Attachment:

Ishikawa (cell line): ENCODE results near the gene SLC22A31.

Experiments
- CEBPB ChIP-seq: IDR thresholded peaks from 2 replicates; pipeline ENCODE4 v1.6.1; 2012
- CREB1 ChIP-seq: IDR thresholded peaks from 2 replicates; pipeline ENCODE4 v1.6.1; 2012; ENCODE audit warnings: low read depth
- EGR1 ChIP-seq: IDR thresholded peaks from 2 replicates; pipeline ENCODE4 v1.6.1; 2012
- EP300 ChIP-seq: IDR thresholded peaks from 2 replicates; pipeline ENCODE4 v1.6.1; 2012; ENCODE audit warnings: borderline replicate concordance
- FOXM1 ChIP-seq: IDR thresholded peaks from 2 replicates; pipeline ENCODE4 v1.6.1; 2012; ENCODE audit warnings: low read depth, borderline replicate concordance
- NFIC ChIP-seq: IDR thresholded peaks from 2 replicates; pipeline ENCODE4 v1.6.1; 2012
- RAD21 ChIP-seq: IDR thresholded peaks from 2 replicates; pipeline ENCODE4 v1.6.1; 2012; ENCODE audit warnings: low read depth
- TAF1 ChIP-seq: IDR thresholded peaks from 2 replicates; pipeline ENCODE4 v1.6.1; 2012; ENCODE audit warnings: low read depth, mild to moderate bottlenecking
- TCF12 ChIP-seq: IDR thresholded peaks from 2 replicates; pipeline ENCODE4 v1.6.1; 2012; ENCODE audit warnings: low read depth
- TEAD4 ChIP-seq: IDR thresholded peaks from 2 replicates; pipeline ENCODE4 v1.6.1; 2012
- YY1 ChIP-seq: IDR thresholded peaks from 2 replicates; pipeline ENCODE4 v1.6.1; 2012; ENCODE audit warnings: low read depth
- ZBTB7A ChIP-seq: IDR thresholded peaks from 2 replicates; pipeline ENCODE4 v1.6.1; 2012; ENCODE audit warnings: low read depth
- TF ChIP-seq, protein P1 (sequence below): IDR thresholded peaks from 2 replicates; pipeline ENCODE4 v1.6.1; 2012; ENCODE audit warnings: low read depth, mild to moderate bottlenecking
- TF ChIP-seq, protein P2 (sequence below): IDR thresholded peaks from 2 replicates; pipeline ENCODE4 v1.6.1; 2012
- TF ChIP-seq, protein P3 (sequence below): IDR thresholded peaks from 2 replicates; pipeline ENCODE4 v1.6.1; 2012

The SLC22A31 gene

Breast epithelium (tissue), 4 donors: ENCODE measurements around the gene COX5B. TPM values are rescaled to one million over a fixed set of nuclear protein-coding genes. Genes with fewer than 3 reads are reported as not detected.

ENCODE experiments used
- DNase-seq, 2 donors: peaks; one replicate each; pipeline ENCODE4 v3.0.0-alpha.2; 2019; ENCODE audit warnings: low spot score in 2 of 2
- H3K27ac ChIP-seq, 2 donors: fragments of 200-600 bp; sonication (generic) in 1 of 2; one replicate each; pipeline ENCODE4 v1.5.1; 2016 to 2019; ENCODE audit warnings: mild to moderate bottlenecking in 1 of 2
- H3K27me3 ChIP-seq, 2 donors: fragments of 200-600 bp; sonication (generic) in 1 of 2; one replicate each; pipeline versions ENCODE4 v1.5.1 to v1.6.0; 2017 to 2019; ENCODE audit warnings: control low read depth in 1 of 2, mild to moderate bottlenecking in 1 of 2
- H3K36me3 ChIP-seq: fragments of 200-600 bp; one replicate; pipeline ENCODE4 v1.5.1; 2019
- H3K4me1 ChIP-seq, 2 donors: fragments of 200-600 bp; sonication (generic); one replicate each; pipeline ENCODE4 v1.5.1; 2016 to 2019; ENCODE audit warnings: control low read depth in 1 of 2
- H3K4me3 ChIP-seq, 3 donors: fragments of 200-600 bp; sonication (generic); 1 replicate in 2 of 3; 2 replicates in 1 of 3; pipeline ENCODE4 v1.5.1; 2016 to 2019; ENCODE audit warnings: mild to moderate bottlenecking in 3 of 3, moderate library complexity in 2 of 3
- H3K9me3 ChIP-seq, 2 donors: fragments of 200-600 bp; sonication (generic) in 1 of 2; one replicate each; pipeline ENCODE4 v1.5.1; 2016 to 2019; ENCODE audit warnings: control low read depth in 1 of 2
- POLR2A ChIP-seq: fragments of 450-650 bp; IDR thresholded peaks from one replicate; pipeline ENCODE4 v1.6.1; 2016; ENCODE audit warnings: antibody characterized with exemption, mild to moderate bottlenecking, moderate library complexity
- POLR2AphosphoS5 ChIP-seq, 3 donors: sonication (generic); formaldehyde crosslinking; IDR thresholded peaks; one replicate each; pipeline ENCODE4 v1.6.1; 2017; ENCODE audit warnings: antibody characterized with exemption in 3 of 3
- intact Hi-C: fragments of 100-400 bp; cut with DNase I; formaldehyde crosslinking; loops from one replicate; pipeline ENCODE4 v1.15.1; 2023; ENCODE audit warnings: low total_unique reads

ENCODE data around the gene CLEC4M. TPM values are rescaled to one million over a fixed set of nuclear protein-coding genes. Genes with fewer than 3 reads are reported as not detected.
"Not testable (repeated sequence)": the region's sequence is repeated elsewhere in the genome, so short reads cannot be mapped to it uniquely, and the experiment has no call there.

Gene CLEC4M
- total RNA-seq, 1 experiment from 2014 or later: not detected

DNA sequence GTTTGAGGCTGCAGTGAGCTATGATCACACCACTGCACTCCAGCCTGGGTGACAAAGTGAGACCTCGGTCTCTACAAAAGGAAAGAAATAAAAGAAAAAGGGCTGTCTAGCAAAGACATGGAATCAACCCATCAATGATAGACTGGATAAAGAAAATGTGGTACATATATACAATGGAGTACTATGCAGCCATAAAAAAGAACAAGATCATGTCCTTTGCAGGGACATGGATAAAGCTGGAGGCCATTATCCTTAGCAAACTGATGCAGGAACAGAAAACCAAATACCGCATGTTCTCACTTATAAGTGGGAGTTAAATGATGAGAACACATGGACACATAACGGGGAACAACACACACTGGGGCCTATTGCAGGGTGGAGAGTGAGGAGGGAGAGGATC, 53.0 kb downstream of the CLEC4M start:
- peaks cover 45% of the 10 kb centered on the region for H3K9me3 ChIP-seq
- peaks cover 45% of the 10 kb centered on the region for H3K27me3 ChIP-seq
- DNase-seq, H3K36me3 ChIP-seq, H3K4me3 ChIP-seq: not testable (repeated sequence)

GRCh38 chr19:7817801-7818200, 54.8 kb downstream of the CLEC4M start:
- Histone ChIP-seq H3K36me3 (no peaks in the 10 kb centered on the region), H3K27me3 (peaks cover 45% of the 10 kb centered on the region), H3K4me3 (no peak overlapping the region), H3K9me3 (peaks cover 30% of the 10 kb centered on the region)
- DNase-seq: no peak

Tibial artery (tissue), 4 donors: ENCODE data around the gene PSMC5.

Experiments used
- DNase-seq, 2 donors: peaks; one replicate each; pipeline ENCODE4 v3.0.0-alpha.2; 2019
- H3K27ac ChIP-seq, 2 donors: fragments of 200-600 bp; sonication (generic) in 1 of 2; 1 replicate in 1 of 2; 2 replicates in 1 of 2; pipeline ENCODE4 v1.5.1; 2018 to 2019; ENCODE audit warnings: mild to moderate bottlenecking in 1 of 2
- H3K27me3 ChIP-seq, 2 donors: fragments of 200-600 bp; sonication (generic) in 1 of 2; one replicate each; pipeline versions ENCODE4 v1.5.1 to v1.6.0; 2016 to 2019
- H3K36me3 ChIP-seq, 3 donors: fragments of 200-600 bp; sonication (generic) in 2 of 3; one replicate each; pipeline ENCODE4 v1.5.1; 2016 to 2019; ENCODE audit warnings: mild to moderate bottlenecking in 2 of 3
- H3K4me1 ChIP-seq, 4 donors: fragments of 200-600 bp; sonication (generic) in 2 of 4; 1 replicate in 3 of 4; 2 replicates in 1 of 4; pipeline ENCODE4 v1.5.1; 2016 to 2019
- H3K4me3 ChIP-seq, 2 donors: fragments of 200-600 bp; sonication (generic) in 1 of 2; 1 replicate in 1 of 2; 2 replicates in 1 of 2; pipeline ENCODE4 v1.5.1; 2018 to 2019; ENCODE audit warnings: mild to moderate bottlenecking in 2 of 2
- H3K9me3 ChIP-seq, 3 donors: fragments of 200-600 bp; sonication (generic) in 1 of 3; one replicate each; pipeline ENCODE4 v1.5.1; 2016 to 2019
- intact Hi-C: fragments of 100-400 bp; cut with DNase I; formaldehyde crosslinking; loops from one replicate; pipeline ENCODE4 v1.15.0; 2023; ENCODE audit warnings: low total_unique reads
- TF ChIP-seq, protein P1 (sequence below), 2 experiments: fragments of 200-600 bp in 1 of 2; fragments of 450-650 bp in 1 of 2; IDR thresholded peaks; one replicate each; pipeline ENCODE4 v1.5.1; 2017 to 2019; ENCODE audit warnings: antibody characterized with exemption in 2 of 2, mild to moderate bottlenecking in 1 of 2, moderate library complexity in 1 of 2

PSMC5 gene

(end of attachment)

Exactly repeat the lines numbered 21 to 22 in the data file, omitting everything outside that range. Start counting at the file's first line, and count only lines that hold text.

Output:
- DNase-seq, 2 donors: peaks; one replicate each; pipeline ENCODE4 v3.0.0-alpha.2; 2019; ENCODE audit warnings: low spot score in 2 of 2
- H3K27ac ChIP-seq, 2 donors: fragments of 200-600 bp; sonication (generic) in 1 of 2; one replicate each; pipeline ENCODE4 v1.5.1; 2016 to 2019; ENCODE audit warnings: mild to moderate bottlenecking in 1 of 2